Release date: October 18, 1999; Boing Bag 1 release: December 24, 1999; Boing Bag 2a release: January 9, 2001
Shipped with: No known Amiga system; available as upgrade
Media: New software (CD-ROM only), requires 3.1 ROM(s)
- Added: HTML online documentation.
- Added: PowerPC support.
- Added: Several new APIs.
- Added: Support for hard drives larger than 4GB.
- Added: Third-party TCP/IP, web browsing, and built-in e-mail.
- Fixed: Numerous bugs.
- Improved: Extensive CD-ROM support.
- Improved: Modern Graphical User Interface (GUI).
- Improved: Printer support.
Click here for an extensive features list.
OS 3.5 Logo
Changes illustrated in the Workbench 2 image:
- AnimatedIcon (new for BB1).
- Change of the free disk space display; shows to one decimal place, with "MB" instead of "M", "KB" instead of "K" etc (not sure whether this was introduced in BB1 or BB2).
- The mish-mash of icons which weren't replaced properly by the installer (datatypes icon for CD0?!).
- The updating clock icon, which was included on the OS 3.5 CD by mistake.
- ram 44.21 supports long filenames.
- I recall mention of "one new feature" in console.device 44.6; no idea what this is, possibly an easter egg.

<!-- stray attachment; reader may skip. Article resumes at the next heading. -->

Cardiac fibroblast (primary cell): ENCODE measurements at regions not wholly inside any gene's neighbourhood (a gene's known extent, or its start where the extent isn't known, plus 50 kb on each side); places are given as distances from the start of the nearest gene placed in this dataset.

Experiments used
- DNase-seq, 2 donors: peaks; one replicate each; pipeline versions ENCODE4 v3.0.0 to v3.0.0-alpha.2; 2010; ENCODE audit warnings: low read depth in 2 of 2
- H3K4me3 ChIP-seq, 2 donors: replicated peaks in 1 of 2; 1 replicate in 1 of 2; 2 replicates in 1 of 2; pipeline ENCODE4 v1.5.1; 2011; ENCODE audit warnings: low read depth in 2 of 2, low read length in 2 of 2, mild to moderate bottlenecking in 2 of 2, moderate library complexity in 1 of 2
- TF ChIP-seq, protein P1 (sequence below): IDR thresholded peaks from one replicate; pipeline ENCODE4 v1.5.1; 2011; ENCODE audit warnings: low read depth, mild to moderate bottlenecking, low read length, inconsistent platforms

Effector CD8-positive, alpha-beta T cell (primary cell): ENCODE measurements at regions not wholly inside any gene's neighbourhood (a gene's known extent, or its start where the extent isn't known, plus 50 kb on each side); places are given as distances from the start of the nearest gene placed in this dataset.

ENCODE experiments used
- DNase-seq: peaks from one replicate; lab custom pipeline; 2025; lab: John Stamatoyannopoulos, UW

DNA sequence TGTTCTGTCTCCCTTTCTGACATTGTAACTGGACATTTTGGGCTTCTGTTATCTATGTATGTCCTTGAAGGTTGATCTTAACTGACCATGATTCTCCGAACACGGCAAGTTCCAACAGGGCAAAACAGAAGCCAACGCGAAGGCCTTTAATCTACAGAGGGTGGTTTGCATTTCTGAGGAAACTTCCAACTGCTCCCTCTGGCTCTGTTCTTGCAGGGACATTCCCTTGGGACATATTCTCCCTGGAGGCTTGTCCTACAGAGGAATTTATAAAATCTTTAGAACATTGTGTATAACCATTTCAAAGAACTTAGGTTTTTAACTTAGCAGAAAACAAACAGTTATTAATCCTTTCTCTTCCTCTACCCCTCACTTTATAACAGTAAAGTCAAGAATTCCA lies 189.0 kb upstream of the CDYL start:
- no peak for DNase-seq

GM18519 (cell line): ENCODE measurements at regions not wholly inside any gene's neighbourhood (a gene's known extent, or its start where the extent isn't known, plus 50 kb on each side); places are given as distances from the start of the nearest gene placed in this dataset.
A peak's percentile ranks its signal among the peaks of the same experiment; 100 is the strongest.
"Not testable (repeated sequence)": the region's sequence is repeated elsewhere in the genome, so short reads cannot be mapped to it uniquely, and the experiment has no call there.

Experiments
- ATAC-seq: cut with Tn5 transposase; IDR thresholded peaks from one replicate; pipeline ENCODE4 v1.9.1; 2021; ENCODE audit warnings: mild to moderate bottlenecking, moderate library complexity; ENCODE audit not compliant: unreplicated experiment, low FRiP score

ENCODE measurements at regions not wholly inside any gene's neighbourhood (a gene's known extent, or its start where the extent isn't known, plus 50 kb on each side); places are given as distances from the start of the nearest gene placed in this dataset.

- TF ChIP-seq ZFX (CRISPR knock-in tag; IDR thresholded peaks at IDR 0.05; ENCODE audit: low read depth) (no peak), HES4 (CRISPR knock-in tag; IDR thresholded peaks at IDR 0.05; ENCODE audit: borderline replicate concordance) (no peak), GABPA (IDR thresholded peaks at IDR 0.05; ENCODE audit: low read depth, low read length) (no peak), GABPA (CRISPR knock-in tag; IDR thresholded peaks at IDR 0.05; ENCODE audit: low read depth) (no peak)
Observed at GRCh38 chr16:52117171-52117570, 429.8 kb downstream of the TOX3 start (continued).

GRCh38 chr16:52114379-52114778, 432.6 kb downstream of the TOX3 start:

|Descriptions and Part Numbers|
The following five Easter eggs (two new ones added February 25, 2000) were discovered and contributed by Harry "Piru" Sintonen. All three are at least in a Boing Bag #1-updated system:
- SYS:C/IPrefs has a "God Only Knows" message inside. Olaf Barthel explains that: "God Only Knows" is perhaps the greatest pop song ever written (that is, written by Brian Wilson, performed by the Beach Boys, found on the "Pet Sounds" album).
- SYS:Prefs/Printer creates a process called "Nicole". Nicole who? Again, Olaf explains: "Nicole is the lovely lady you see pictured in the Printer Prefs preview section. She was the press contact and administrative head at Amiga International until she left last year."
Harry Sintonen adds: "LIBS:version.library and LIBS:icon.library seem to have something inside them (not sure what; I asked Olaf Barthel about that stuff). I'll keep you up to date."
- Easter egg in Workbench/About menu item (does not work with Boing Bag 2a):
- Choose Workbench/About... menu item.